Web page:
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by Maggie Boineau | Feb 8, 2021 | BIG GAME, HUNTING
Not the Girl Next Door


“When we got married, I thought she said, ‘I do,’ but she must have said, ‘I hunt.’”
This past December, my husband and I celebrated our 37th wedding anniversary, and I was surprised that he was just as excited as I was to mark the occasion with an impromptu photoshoot. We pulled on some coats and hats, grabbed our guns and headed out to the woods with my favorite photographer. Being in the woods was nothing less than exhilarating as we breathed in the cool, crisp air and soaked in the majesty of the tall pines and towering oaks. A short time later, the shoot wrapped up and we laughed and talked about the blind date that brought us together so many years ago, and the fact that my Northern roots and his Deep South upbringing had undeniably sparked the attraction that has lasted through the years.

A Huntress and Her Hunter
Most people assume that Trippett takes me hunting, but actually the reverse is true—I am the primary hunter. I typically plan my own hunts and go solo or with a girlfriend who also loves to hunt. He will join me for a turkey hunt or two, although it’s his least favorite thing to do. An occasional sit in a deer stand is OK for him, but he is ready to get out and call it a day when I am just getting warmed up. I will often make a day of it, prepared with everything I need for an eight-hour hunt. However, every December, we plan a fantastic anniversary whitetail hunt at one of our favorite hunting destinations. We call it our “huntingmoon.”

Trippett has enjoyed hunting since he was a boy and is a very experienced and passionate wingshooter. He particularly loves quail and duck hunting. He hunted big game in South Africa as a teenager on three safaris with his parents. Trippett understands why I am drawn to hunting and supports me in every way. However, he has been dropping hints that we should shift our focus to wingshooting, since it is much easier and less demanding compared to my other hunts.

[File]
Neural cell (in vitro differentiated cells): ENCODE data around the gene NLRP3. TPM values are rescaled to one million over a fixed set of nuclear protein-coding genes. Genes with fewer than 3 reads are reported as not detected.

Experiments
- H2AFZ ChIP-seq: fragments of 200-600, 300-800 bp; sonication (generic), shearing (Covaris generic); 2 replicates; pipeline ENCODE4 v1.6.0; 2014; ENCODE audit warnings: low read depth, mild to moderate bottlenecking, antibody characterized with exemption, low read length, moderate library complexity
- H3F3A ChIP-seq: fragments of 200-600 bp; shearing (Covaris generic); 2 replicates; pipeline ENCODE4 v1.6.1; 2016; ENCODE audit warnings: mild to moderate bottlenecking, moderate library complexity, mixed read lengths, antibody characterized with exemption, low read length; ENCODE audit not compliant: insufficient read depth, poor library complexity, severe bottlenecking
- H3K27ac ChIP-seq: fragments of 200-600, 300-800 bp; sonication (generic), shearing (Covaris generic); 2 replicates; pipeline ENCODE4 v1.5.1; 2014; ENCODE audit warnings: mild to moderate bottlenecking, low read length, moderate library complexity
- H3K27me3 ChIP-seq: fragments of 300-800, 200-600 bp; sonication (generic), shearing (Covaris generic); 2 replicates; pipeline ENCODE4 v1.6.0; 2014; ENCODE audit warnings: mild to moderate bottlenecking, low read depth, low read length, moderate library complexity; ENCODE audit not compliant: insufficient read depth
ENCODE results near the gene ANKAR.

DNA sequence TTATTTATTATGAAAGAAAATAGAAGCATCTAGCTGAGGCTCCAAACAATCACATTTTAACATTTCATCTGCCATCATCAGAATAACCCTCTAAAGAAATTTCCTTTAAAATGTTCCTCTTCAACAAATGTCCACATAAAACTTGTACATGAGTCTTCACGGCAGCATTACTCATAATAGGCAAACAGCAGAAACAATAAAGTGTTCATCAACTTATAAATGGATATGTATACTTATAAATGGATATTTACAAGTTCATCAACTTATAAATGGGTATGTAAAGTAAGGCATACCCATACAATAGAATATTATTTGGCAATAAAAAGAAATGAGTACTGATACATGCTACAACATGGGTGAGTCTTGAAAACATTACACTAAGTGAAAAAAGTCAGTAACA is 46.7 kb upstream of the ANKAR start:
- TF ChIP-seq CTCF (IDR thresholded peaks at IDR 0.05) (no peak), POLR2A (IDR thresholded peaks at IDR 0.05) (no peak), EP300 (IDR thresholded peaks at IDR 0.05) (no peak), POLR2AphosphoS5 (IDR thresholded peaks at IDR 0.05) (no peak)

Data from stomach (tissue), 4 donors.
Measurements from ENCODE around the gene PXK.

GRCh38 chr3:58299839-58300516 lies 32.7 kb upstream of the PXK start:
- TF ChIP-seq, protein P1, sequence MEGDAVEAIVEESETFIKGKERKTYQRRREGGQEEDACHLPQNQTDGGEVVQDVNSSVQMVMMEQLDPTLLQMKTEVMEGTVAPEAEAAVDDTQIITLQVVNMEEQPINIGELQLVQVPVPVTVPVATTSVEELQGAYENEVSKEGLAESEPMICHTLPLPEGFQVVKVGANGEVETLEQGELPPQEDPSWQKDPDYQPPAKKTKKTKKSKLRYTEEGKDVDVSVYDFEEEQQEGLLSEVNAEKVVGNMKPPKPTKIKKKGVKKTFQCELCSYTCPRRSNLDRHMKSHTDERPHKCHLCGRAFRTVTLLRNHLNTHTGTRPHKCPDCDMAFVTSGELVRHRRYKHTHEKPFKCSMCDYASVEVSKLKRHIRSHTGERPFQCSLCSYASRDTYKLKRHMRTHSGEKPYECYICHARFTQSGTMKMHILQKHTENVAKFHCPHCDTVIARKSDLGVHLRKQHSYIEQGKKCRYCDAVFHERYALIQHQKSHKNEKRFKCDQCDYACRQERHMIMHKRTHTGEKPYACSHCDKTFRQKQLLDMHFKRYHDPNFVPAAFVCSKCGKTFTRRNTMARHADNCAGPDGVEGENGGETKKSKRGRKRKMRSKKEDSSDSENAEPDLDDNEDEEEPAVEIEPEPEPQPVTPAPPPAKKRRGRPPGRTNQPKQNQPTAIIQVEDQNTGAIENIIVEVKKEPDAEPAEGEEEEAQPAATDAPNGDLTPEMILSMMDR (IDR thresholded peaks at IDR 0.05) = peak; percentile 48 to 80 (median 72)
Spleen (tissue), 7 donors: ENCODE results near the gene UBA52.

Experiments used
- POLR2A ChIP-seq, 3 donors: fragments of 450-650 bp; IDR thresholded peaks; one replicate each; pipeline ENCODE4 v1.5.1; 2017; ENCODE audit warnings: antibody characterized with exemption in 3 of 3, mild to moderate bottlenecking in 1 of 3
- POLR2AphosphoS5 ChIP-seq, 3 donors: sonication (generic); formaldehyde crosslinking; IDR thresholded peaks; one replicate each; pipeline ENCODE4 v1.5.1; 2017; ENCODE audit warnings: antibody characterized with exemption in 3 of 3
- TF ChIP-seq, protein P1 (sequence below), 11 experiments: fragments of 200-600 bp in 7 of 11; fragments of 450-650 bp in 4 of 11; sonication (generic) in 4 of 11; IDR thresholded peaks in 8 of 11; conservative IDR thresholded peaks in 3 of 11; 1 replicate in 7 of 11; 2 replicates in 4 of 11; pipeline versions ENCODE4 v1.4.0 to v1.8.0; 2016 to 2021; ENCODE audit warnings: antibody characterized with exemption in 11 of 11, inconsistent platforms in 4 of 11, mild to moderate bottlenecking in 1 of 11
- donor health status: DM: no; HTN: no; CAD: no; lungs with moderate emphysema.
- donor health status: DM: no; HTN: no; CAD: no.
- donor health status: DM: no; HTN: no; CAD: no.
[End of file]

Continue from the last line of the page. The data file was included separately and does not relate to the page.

I am not ready to limit my hunting to birds, but I must say that there is nothing quite like Opening Day of dove season. I still find quail and duck hunting challenging, but I have a passion for doing my best with every hunt. There truly is no off season for me. I hunt year-round, targeting predators between the seasons for white-tailed deer, ducks, doves, small game and turkeys. Hunting predators such as hogs, crows, bobcats and coyotes adds so much excitement during those off months.

Once a Tomboy, Always a Tomboy
In case you haven’t guessed yet, I was always quite the tomboy when I was a girl. Not much has changed! My tomboyishness has carried over to my adult life, and I have learned to embrace it. Luckily my sweet husband loves my adventurous side, and he finds my love of guns and hunting something that makes me different and special.

I would much rather buy a custom knife or a new gun than a designer handbag. A hunting trip is much more exciting than a shopping trip. I wear boots nearly year-round instead of sandals or heels and I own more camo clothes than street clothes. Jeans over sundresses, without question! I prefer a long walk in the woods to a stroll on the beach, and a beautiful fall sunrise over a summer sunset. You will see me wearing a ball cap but never a visor. Give me a rifle or a shotgun, not so much a fishing pole. The smell of gunpowder triggers my senses more than any perfume could, and the sound of gunfire thrills me much more than fireworks. My off-road Jeep is way more fun than any Mercedes I have ever owned. I prefer colder weather over hot summers—probably because that’s when hunting season starts. My deer stand is my second home, though I would prefer a cabin in the woods.

“Questionable” Items You Might Find in My Jeep

If you didn’t know me, a look inside my Jeep might raise an eyebrow! There you would find some interesting items: rope, zip ties, contractor-size black trash bags, knives, headlamps, gloves, a machete and snake boots. And I always carry a full set of extra clothes, flashlights, a fire starter, cleaning supplies and more. When I am hunting, I load up my “dead sled,” a rigid plastic sheet I used to haul downed game out of the woods. Ask anybody—I am prepared for anything. If there was a Let’s Make a Deal-type contest for trucks rather than pocketbooks, where you win a prize for having a random item, there is no doubt I would win.

Happiness as a Hunting Couple
Whether Trippett and I are hunting together or not, supporting each other is the key to a successful and happy marriage. Our adventures have evolved over the years, and the joy that hunting has brought us as a couple is undeniable. Trippett may prefer playing golf over hunting turkeys, but doing what makes us happy is what we strive for as a couple. We celebrate the experiences and memories when, together, we prepare gourmet meals from our wild game harvests and share them with friends and family. Yes, I could not be happier that we met so many years ago on that unlikely blind date, and that my hubby was not looking for the typical girl next door.
 
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